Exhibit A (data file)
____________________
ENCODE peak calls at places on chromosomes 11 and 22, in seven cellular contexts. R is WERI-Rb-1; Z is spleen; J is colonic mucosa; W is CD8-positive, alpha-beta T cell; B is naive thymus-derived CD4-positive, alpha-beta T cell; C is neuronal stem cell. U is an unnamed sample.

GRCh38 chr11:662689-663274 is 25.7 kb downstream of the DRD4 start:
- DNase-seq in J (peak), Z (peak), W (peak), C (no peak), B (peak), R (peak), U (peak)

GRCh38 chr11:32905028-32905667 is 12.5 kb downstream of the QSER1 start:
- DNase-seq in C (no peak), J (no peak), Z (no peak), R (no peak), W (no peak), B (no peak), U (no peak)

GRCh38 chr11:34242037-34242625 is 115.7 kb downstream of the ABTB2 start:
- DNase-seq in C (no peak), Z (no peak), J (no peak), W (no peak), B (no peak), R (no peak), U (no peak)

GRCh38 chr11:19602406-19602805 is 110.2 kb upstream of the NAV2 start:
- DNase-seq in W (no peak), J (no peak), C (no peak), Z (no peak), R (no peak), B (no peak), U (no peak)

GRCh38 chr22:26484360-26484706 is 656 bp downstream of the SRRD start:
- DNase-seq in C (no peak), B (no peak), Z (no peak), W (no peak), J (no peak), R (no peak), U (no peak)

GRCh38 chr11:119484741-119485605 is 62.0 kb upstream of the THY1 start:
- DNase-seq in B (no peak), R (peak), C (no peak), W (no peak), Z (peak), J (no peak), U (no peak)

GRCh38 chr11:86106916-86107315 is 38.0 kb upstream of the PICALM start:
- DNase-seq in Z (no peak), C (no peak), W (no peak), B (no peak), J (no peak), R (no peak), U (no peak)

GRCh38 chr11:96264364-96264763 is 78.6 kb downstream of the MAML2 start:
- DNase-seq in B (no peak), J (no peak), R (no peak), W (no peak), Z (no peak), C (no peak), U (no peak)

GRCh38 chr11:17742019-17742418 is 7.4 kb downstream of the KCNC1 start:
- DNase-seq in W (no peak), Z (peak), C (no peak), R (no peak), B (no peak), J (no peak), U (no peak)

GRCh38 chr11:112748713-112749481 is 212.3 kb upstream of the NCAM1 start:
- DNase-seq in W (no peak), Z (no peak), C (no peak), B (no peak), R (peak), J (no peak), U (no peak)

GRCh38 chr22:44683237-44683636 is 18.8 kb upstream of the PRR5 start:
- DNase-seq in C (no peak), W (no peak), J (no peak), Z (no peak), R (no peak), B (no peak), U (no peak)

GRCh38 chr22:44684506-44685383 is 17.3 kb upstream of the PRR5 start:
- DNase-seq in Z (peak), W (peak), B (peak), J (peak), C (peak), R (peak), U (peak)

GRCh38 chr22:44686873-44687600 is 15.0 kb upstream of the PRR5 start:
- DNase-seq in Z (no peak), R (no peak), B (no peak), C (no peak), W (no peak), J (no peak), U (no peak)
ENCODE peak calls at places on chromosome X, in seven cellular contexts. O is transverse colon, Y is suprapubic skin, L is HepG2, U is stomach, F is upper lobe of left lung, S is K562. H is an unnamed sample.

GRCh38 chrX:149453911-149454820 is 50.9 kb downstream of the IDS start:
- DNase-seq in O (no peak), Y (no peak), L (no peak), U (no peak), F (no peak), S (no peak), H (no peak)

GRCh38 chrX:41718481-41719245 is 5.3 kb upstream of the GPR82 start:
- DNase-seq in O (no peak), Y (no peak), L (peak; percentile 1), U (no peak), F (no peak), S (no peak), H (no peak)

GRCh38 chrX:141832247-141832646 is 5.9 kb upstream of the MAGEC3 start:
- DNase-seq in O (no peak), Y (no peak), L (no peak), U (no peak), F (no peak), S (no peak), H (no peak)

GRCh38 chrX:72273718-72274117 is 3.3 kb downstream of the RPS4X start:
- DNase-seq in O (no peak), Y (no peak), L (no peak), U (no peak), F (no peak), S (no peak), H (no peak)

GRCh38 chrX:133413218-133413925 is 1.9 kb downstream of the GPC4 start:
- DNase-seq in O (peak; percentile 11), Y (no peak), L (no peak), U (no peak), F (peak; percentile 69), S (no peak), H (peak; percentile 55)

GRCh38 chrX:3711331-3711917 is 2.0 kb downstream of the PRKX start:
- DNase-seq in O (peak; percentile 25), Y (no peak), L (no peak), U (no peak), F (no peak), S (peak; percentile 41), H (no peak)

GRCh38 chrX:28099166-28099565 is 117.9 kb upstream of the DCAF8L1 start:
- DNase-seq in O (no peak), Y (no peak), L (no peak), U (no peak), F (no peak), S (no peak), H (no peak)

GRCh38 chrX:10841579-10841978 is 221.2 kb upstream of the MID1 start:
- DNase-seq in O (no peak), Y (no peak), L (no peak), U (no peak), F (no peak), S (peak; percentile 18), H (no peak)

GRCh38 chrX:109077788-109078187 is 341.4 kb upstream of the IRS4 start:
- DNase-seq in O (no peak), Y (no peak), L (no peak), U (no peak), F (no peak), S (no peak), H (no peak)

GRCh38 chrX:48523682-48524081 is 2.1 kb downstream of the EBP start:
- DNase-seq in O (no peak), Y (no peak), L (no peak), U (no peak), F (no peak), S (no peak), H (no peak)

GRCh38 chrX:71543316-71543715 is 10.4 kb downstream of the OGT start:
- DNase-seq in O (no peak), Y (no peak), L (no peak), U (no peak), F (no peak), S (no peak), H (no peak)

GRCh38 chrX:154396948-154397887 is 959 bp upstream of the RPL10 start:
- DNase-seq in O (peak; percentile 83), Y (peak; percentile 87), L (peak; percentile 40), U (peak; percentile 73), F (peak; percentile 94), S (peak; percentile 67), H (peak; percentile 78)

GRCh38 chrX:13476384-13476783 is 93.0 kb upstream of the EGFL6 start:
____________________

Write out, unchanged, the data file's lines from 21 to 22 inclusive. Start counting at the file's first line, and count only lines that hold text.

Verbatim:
- DNase-seq in W (no peak), Z (no peak), C (no peak), B (no peak), R (peak), J (no peak), U (no peak)

GRCh38 chr22:44683237-44683636 is 18.8 kb upstream of the PRR5 start: